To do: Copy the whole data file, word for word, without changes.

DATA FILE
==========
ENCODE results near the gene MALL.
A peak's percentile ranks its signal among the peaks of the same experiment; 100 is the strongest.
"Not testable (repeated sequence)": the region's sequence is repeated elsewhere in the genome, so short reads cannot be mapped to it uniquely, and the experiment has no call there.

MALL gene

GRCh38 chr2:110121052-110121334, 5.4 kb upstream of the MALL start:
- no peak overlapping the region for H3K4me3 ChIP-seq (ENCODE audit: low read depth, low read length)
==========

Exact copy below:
ENCODE results near the gene MALL.
A peak's percentile ranks its signal among the peaks of the same experiment; 100 is the strongest.
"Not testable (repeated sequence)": the region's sequence is repeated elsewhere in the genome, so short reads cannot be mapped to it uniquely, and the experiment has no call there.

MALL gene

GRCh38 chr2:110121052-110121334, 5.4 kb upstream of the MALL start:
- no peak overlapping the region for H3K4me3 ChIP-seq (ENCODE audit: low read depth, low read length)